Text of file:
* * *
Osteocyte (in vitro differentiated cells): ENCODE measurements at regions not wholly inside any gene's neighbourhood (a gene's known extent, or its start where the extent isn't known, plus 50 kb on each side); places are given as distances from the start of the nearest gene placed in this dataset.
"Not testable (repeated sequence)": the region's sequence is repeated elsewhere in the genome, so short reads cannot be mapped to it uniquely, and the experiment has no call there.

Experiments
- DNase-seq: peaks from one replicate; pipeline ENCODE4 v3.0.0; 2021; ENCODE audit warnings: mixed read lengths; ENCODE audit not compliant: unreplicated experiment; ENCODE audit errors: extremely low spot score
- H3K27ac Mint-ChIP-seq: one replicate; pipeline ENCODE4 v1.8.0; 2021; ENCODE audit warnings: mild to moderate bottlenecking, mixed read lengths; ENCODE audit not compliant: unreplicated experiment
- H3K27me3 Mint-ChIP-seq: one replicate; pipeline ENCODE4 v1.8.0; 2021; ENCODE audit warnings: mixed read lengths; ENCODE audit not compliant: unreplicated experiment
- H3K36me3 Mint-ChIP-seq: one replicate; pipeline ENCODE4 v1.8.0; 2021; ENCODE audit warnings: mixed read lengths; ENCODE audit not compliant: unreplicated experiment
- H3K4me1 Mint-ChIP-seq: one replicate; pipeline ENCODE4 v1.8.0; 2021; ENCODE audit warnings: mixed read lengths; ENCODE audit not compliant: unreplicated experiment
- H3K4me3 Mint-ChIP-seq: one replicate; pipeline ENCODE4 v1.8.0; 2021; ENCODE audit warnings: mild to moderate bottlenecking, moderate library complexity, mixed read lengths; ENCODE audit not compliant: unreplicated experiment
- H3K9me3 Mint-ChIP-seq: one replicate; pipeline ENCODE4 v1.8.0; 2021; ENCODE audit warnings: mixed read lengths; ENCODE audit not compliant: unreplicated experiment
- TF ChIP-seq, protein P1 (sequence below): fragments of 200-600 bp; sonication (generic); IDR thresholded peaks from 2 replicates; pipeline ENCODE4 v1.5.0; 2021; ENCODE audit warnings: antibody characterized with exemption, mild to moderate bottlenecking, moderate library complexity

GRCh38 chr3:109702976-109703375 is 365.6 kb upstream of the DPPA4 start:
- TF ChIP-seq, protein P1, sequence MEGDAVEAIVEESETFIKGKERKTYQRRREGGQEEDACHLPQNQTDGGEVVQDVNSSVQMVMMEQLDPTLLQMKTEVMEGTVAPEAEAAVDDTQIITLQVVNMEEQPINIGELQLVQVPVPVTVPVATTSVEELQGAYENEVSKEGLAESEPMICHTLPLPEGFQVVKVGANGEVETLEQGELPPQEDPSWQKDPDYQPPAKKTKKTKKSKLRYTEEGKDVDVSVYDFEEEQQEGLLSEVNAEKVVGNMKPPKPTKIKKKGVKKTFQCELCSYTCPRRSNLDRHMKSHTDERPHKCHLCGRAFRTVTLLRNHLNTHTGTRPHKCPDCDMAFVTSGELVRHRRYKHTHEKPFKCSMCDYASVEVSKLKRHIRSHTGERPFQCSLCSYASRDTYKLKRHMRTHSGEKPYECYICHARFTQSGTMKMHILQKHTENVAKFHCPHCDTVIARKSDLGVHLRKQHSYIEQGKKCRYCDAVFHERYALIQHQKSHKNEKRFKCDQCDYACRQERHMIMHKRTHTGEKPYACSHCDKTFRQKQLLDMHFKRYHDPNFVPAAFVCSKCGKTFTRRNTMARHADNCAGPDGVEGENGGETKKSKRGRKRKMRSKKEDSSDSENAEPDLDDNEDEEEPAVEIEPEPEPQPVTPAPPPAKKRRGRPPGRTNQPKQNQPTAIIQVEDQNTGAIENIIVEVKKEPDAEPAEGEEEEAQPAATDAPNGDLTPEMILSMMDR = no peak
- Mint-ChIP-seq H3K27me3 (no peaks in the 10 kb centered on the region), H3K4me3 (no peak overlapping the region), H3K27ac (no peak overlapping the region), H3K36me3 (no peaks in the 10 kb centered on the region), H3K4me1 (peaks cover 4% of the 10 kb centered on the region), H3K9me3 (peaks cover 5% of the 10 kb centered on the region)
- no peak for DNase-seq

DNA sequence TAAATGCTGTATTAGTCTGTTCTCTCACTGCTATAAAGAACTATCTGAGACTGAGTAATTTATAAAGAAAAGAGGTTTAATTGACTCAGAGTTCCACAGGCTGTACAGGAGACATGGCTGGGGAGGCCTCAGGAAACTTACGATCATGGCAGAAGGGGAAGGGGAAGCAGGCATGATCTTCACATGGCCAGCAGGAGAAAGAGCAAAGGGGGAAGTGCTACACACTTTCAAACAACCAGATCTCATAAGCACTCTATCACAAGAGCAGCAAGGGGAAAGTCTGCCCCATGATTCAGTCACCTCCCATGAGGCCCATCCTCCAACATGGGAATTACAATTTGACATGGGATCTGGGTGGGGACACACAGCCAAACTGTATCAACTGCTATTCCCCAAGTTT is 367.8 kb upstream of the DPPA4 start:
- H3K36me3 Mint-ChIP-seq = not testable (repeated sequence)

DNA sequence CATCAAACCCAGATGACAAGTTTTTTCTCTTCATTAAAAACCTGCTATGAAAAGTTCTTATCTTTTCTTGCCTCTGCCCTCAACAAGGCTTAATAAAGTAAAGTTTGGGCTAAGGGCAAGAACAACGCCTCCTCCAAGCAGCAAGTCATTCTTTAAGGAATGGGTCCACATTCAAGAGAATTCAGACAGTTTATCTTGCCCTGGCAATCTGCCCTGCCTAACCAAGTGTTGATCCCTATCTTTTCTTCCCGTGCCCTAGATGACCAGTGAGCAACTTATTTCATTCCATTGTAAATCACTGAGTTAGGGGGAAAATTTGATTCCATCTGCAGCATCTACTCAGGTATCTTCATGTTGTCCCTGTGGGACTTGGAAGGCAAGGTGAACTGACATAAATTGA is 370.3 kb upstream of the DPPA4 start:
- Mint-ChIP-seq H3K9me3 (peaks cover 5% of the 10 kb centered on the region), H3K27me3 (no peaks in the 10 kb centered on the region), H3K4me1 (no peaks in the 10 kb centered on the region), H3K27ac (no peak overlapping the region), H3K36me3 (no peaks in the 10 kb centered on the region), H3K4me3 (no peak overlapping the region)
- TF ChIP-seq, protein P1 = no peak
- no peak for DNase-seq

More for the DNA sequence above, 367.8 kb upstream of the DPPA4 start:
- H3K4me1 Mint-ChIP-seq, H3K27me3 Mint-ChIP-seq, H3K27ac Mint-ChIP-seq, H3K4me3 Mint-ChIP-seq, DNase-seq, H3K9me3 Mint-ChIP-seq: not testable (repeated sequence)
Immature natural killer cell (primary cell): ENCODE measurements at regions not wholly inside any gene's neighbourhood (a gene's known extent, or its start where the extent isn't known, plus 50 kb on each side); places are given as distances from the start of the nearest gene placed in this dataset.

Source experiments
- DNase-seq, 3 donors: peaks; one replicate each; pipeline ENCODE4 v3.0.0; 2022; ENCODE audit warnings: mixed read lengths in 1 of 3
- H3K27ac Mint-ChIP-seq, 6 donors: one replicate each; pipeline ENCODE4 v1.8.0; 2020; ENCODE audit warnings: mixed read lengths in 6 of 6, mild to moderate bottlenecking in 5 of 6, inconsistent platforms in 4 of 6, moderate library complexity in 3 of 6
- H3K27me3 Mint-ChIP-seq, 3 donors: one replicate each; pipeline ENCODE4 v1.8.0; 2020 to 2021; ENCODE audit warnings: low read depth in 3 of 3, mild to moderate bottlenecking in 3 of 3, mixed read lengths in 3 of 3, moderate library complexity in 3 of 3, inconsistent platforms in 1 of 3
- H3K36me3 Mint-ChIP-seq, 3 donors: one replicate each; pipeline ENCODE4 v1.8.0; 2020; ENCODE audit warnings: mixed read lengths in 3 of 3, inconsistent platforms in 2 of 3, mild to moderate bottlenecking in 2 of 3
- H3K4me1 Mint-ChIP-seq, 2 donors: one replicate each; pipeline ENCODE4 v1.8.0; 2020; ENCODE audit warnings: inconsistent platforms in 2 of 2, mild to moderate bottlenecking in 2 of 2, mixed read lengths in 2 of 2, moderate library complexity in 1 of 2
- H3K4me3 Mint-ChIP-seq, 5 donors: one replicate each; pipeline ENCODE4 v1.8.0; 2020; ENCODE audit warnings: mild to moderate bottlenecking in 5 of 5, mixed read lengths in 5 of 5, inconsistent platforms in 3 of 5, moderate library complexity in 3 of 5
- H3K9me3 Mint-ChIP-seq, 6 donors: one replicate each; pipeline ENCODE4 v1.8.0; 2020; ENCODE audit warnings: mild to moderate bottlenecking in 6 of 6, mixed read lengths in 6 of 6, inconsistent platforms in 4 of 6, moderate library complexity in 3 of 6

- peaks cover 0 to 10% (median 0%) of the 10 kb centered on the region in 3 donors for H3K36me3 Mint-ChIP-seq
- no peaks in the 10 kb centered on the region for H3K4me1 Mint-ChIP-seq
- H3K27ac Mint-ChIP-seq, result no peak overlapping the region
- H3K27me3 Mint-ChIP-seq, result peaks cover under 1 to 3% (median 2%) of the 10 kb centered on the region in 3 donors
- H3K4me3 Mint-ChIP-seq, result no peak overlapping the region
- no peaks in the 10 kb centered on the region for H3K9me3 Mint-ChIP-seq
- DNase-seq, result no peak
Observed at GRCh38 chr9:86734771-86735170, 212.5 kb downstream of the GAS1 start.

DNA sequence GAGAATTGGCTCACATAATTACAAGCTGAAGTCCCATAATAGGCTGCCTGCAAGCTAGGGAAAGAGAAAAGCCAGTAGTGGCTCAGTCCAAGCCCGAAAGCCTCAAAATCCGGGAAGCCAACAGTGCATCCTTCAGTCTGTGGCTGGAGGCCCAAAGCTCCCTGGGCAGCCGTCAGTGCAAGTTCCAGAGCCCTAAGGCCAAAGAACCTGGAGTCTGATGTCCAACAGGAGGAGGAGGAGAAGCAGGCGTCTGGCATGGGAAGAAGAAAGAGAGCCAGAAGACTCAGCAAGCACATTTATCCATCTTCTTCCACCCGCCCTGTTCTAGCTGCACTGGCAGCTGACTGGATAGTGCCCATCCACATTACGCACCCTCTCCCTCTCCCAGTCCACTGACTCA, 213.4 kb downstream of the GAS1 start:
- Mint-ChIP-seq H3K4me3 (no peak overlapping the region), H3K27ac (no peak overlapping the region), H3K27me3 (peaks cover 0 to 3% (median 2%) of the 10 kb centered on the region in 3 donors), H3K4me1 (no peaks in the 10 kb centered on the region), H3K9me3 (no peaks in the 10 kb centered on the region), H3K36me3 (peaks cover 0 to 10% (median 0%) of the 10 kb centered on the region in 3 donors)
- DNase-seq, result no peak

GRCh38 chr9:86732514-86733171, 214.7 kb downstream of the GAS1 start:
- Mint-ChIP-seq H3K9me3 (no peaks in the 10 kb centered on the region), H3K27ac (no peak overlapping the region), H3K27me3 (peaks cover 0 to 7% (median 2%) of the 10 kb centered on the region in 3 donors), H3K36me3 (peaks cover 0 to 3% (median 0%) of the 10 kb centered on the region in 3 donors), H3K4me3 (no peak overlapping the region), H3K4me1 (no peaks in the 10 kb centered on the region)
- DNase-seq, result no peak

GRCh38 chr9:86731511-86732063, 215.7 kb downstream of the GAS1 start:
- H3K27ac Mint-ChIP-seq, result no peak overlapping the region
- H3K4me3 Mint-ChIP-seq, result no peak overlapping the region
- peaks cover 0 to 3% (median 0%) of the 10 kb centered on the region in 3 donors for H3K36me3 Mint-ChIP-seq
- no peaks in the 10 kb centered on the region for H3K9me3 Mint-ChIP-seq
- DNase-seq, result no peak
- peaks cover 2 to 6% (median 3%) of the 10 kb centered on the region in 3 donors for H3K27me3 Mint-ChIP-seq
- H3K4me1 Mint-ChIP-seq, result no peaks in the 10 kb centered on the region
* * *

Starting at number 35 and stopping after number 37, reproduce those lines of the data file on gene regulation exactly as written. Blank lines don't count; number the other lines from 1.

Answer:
- H3K27ac Mint-ChIP-seq, result no peak overlapping the region
- H3K27me3 Mint-ChIP-seq, result peaks cover under 1 to 3% (median 2%) of the 10 kb centered on the region in 3 donors
- H3K4me3 Mint-ChIP-seq, result no peak overlapping the region